Unsuccessful fundraisers don’t understand qualification. They don’t recognize its power. They wait for the next wealth screened list. They fiddle with it in Excel or in some other database. They make a few calls. They don’t get any appointments. They give up. Then they say the list was no good.
Unsuccessful fundraisers don’t use the qualification process effectively. They don’t recognize the fact that understanding qualified supporters in-depth is crucial. When they call, write or visit them, they ignore their interests, passions, desires, and needs. And, too often, they ignore them entirely. They don’t call, write or visit them at all.
So how do you qualify them?
- STEP 1: Listen. It’s about opening up dialogue. It’s about creating feedback loops so you can capture verbatims and digital body language. It’s about listening.
- STEP 2: Understand. Then it’s about studying what you learned to determine the potential for the relationship. Can one be developed? Do they want one? With who? You? Or just with your mission? Do they have the right level of passion now? Can they have it later? Are their interests in alignment? Does their life story entwine somehow with your organization’s mission? How? Why? And, is the time right? If not now, when? Also, do they have capacity? Do they have friends or family members with capacity? Do they have children? Do they have assets?
- STEP 3: Segment. Now that you’ve properly engaged your donors and put forth some effort to properly understand them, it’s time to segment the data based on a variety of factors. For instance, where are they in the consideration process? Have they already made a legacy gift? Are they considering one? How about a major gift? And, where would they like to make an impact? Why? Etc.
- STEP 4: Prioritize. Based on your segmentation, some donors will require highly personal, one-to-one outreach (such as a telephone call or a visit) while others would probably prefer a letter or email. It’s essential that you show ’em that you’ve been listening. Prioritize them accordingly. Be there for the donors that want personal contact. Be available for the donors that don’t (at least not yet).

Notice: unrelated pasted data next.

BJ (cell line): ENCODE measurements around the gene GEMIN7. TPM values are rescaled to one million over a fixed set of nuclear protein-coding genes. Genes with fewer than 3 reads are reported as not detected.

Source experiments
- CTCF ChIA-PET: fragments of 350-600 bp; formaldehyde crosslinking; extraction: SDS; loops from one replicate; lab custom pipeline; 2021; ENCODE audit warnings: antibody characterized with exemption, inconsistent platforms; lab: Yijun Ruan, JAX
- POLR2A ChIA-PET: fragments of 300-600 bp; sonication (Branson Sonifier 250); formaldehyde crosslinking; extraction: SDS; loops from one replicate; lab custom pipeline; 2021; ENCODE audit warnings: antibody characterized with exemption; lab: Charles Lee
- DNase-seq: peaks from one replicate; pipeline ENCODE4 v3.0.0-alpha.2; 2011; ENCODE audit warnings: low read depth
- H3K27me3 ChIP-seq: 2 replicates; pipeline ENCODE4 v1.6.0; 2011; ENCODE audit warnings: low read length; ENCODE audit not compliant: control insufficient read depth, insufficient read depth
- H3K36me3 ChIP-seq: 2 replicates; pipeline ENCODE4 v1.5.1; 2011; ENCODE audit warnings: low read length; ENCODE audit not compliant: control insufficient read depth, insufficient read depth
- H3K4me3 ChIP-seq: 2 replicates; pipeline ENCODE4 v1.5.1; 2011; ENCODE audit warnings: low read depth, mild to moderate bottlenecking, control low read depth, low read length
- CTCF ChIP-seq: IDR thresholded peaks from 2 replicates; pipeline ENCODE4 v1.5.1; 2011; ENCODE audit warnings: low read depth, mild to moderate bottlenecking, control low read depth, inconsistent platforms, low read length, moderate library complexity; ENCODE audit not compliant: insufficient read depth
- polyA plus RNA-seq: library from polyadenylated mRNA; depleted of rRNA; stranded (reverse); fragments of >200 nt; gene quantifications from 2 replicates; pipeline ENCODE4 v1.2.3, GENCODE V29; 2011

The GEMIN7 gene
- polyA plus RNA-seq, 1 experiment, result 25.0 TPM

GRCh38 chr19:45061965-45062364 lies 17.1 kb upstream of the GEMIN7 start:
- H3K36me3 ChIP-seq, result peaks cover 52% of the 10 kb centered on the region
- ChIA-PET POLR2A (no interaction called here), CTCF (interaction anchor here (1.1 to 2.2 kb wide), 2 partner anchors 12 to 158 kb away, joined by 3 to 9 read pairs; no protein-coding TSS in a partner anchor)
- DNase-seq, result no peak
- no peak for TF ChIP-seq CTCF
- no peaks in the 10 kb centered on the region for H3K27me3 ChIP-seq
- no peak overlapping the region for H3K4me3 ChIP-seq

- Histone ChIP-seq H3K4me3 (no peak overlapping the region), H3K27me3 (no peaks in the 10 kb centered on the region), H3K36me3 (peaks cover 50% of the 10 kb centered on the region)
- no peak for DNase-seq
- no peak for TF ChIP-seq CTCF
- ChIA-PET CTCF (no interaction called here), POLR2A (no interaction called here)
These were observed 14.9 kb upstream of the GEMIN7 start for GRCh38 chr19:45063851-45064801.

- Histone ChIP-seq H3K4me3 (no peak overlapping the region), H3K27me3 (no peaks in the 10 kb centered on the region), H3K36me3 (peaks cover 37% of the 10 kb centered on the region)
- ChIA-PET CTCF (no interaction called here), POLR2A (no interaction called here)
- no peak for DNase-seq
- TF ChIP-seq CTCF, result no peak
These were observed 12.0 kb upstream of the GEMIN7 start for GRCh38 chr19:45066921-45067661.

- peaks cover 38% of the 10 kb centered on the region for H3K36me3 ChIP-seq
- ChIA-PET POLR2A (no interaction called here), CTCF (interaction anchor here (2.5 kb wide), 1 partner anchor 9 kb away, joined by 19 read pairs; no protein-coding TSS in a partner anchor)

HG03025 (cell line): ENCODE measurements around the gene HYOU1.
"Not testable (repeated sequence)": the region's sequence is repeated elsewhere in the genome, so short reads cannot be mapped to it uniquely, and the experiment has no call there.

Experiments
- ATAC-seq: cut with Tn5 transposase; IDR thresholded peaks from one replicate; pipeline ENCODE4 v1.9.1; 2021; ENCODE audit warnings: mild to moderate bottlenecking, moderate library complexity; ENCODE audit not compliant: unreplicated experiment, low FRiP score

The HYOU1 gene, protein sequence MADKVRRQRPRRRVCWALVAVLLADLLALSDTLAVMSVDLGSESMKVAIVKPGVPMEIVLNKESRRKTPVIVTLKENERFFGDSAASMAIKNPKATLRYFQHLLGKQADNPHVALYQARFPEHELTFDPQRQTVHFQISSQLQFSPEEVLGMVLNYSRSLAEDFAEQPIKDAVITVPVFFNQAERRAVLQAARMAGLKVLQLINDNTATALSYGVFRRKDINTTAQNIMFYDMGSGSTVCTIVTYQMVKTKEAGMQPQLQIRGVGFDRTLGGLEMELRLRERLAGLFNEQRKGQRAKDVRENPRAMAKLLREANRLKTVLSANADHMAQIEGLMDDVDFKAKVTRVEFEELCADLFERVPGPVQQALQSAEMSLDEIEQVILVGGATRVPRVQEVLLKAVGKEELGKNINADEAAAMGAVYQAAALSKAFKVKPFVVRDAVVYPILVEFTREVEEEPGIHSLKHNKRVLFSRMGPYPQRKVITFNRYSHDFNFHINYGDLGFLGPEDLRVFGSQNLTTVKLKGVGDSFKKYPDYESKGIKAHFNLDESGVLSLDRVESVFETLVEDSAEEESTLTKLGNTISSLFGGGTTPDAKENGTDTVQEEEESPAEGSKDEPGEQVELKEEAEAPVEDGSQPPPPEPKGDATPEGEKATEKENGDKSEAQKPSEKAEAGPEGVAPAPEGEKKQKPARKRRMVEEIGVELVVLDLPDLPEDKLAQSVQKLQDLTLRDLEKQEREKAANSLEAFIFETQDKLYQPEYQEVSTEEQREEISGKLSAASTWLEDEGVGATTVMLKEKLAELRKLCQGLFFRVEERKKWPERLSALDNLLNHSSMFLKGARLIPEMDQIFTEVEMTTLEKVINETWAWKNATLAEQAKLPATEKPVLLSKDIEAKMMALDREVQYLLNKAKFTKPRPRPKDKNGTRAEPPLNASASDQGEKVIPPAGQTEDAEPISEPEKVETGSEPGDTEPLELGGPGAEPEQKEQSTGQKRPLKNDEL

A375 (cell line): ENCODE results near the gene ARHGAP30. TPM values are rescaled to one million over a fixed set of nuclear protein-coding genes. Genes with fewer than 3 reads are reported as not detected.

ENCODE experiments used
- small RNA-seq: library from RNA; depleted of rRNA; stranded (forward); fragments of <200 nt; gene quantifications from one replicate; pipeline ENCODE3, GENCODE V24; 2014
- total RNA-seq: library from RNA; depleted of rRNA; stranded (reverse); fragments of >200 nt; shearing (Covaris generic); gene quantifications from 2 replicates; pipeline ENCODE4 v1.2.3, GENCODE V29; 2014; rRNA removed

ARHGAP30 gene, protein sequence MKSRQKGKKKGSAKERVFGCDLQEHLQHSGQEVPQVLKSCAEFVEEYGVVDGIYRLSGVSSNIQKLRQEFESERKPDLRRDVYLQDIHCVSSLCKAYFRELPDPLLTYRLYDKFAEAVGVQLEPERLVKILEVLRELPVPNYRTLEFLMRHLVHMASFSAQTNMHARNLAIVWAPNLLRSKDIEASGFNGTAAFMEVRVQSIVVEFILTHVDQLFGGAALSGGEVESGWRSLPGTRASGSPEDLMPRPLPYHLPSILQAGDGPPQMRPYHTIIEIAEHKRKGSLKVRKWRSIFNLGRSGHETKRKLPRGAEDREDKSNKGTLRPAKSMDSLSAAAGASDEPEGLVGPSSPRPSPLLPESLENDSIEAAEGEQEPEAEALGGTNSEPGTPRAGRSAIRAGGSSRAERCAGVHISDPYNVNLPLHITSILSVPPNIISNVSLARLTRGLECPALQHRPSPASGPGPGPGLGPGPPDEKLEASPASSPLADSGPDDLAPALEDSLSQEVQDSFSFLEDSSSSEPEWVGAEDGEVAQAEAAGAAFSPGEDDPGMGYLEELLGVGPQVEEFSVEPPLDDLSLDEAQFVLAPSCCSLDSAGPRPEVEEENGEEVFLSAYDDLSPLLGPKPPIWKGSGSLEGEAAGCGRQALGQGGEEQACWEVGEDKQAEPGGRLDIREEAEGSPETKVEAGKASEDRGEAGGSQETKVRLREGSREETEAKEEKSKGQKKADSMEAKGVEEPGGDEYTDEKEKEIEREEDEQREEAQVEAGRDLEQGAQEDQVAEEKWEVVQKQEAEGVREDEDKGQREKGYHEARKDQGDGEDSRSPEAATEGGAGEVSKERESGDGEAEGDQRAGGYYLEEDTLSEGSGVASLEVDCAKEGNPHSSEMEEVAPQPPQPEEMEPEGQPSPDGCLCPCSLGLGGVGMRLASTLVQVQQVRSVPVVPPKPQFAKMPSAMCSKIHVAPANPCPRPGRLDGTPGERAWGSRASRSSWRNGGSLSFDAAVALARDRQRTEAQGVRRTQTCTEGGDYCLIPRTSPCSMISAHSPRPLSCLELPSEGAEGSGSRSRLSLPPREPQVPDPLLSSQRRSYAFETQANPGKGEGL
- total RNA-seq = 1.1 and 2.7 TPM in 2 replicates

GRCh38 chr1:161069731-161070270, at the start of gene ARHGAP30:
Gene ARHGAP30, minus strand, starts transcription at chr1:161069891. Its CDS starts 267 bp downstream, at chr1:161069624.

- STEP 5: Personalize. Personalization isn’t about putting their name on a letter. It’s about relevance and value. Armed with the knowledge you’ve acquired and the segmentation and prioritization you’ve worked out, it’s time to create offers that will interest each donor in each segment according to their priority. Offers can range from an opportunity to meet with you in-person (for those who are ready) to an offer to simply watch a video. Either way, every offer should reflect each donor’s interests, passions, desires, needs and where they reside in the consideration process in order to ensure that you and your message will be truly relevant and accepted. Your major donors expect and deserve that kind of donor-centricity.
- STEP 6: Engage. It’s time to put the stamp on the envelope, hit ‘send’, pick up the phone or get in the car. No matter what vehicle you use, you’ve got to engage with your donors. That’s the only way to build trust and grow the relationship to a level that is needed before the donor will give. It’s pretty darn difficult to close a major gift without engaging with a donor.
- STEP 7: Monitor. Major gift fundraising requires time and patience. You must be polite and persistent as you engage with them and they engage with you directly or with your organization (without you present). All the while you must monitor what’s going on. By monitoring your donors, you’ll learn when it’s the right time to take action and what action you should take. Nonprofits working with MarketSmart employ our digital tracking technology to monitor what their donors are doing online (on their web pages, on Facebook, etc.). They also use our donor survey platform and other widgets to monitor their donors as they navigate the gift consideration process. You will also want to monitor whether or not your donors recently gave. For instance, if a qualified donor made a $5,000 donation online, that action should further qualify them for outreach. And, of course, if you meet with a donor face-to-face, you’ll want to use the information you gather to understand how you can facilitate their giving. No matter how you do it, monitoring your donors over time is integral to the qualification process.